The trap of blaming poverty: At last, says Digby Anderson, a pernicious 13-year-old myth has been laid to rest

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DOES poverty kill? Silly question. Of course it does. Just look at those poor people in Somalia. You don't have to be an expert to see how the lack of clean water, sanitation, food, immunisation and shelter associated with poverty is killing people, not only in Africa and Asia but in the former Communist countries. Nor do you have to be a historian to know how poverty killed in Britain in earlier centuries.

But what about the 12 million people in Britain today, nearly 25 per cent of the population, who are deemed to live in poverty? These families have sole use of a lavatory (nearly 100 per cent of the population), a bath or shower (98 per cent), and central heating (78 per cent). Theyare categorised as poor because they have less than half the average British or Western European income.

Are these people, whose incomes their grandfathers would have thought rich and who are the envy of three-quarters of the world, dying from poverty? Does this weird new strain of 'poverty' kill?

Of course not. Such people may lead hard, frustrating lives, but they do not die from 'poverty'. That is common sense.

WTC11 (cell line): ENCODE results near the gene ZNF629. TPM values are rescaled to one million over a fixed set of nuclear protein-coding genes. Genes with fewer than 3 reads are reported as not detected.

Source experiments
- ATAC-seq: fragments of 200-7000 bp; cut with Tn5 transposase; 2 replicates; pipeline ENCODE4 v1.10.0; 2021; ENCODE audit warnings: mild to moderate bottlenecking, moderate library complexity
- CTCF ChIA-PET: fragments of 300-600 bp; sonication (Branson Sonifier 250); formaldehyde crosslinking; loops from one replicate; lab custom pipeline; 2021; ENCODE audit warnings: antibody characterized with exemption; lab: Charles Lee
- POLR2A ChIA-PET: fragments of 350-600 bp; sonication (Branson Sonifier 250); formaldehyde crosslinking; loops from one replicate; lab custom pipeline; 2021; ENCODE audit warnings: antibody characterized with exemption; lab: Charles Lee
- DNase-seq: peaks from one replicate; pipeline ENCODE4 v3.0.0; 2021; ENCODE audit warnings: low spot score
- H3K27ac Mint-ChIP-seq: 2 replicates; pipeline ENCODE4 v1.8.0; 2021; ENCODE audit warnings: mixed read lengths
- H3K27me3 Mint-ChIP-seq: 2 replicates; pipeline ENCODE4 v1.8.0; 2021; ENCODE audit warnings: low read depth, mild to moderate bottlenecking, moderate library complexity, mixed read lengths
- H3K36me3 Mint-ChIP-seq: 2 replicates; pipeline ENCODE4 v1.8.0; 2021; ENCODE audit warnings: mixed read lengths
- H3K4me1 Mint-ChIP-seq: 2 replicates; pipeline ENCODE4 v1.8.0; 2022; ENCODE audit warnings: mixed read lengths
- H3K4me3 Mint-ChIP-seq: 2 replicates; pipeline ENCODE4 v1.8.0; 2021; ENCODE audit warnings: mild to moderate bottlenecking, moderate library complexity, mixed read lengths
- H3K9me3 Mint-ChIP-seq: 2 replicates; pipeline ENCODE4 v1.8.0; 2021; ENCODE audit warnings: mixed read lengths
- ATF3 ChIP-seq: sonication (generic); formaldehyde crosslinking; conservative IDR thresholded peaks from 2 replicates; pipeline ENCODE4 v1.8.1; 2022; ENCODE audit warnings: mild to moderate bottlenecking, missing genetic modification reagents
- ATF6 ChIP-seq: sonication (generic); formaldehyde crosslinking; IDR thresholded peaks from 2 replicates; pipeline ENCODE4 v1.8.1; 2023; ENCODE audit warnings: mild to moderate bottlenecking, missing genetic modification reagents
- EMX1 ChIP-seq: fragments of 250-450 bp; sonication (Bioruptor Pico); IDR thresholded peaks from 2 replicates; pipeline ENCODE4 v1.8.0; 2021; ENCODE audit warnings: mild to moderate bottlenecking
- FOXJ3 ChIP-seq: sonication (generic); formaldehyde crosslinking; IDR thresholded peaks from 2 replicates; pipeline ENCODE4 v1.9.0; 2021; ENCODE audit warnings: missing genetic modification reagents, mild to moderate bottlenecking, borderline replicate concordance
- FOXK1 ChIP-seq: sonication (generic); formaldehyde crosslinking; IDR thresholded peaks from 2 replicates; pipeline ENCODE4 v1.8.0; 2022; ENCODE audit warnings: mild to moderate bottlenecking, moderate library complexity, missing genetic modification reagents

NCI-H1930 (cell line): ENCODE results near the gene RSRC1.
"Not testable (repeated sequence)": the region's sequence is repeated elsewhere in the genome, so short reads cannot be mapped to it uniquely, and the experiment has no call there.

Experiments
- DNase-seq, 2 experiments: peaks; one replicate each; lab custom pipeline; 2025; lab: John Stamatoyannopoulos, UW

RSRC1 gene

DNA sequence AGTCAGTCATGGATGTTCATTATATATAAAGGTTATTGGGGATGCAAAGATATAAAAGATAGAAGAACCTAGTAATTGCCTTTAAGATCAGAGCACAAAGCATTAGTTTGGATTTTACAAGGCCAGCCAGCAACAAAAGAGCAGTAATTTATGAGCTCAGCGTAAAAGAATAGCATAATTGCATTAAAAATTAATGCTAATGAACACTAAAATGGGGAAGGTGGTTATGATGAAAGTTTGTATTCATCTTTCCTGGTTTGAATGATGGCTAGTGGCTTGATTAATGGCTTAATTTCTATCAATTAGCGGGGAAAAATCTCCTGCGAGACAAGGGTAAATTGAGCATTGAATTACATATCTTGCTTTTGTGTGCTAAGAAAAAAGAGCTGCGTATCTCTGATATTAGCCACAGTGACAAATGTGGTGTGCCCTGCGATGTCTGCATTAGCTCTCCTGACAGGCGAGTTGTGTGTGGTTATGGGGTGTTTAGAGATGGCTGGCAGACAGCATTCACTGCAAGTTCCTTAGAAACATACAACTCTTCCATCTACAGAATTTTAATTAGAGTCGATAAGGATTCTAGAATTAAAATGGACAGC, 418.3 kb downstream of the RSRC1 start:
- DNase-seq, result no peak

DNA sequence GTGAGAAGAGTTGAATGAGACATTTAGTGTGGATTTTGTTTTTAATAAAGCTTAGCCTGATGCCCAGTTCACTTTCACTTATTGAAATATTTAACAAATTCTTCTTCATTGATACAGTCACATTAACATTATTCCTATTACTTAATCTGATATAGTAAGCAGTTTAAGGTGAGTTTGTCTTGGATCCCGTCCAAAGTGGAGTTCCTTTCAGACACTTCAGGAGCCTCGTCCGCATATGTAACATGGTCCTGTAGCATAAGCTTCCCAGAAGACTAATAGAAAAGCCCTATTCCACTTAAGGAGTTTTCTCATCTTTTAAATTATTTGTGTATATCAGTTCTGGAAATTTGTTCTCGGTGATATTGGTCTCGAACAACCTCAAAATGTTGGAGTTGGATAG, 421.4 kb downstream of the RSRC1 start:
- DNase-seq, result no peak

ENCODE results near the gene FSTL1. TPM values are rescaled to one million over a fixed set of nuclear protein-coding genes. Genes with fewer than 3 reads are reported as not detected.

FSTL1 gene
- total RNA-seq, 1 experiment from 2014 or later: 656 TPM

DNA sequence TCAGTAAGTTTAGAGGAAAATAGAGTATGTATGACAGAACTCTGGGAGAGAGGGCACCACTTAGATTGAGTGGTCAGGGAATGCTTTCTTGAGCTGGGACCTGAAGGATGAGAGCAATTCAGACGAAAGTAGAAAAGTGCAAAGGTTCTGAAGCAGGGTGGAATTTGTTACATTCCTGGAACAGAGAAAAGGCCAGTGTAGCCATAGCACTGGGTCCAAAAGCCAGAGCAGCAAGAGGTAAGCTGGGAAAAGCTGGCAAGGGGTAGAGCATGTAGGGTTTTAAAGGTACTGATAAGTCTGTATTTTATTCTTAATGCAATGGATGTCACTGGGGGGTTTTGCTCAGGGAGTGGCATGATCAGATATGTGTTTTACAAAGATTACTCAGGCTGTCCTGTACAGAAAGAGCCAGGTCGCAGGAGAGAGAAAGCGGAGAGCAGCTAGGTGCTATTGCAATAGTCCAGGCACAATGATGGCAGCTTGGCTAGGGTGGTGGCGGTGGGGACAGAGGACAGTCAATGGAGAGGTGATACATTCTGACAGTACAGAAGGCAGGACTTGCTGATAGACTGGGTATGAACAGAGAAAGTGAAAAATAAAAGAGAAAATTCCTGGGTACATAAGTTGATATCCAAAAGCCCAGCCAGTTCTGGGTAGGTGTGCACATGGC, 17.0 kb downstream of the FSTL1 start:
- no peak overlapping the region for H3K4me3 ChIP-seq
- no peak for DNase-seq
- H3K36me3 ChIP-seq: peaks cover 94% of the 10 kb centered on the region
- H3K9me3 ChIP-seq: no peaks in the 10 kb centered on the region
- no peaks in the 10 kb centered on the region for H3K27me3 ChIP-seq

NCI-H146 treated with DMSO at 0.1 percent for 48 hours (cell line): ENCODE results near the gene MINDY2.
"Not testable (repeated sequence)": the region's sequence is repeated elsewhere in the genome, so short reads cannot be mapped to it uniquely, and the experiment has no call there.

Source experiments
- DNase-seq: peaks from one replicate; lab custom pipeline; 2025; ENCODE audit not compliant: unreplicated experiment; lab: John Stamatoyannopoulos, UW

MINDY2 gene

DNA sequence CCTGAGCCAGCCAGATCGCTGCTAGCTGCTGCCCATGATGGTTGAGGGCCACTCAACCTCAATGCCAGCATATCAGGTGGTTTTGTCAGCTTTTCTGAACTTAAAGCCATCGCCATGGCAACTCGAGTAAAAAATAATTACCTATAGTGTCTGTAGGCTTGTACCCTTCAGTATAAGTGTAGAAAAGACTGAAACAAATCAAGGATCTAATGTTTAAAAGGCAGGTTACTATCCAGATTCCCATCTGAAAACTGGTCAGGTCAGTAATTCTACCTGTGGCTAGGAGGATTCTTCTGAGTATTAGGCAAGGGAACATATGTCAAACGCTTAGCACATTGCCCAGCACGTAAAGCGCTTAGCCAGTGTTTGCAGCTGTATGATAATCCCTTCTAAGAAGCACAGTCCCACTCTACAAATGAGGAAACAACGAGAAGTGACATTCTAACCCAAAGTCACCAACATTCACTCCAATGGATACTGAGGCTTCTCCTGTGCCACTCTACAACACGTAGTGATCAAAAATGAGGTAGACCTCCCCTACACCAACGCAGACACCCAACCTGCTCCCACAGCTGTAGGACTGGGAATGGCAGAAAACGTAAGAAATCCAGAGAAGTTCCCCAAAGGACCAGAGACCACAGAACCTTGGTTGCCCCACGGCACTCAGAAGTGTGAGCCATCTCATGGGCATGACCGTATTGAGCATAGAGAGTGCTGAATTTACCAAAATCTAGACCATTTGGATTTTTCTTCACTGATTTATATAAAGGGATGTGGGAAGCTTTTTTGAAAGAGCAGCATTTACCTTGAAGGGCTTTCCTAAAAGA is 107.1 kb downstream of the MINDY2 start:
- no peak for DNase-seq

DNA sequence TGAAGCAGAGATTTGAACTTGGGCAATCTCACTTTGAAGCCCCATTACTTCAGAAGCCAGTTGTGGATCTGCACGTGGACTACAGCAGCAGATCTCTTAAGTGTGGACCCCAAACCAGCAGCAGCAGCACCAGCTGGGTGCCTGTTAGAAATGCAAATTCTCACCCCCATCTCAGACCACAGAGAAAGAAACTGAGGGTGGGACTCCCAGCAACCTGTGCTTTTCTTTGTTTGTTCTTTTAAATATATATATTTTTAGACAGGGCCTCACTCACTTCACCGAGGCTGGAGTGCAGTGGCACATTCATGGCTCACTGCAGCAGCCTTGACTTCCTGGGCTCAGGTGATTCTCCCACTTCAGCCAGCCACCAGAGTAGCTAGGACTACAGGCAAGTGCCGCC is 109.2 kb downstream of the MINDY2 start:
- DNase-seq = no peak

This expert-invented relative 'poverty' is simply not characterised by the absolute physical factors that kill. You die from physical causes, not from relative comparisons. Common sense also tells you that while the raising of living standards from 1860 to 1960 may have done more to extend life expectancy than curative medicine, any further increase will not automatically deliver a further extension. Moving from a damp slum to a three-bedroom semi may improve your health. Moving from the semi to a mansion won't.

But, as so often, the experts, especially the social scientists, are trailing behind common sense. This week, after a decade of bien-pensant insistence that British-style poverty is fatal, an expert study is published that buries the myth that low income kills. This myth was based on the Black report (Inequalities in Health by Sir Douglas Black), published on August bank holiday Monday in 1980. Now, Dr James Le Fanu's study, A Phantom Carnage - published by strange coincidence on yesterday's bank holiday - effectively ends 13 years of misled public debate.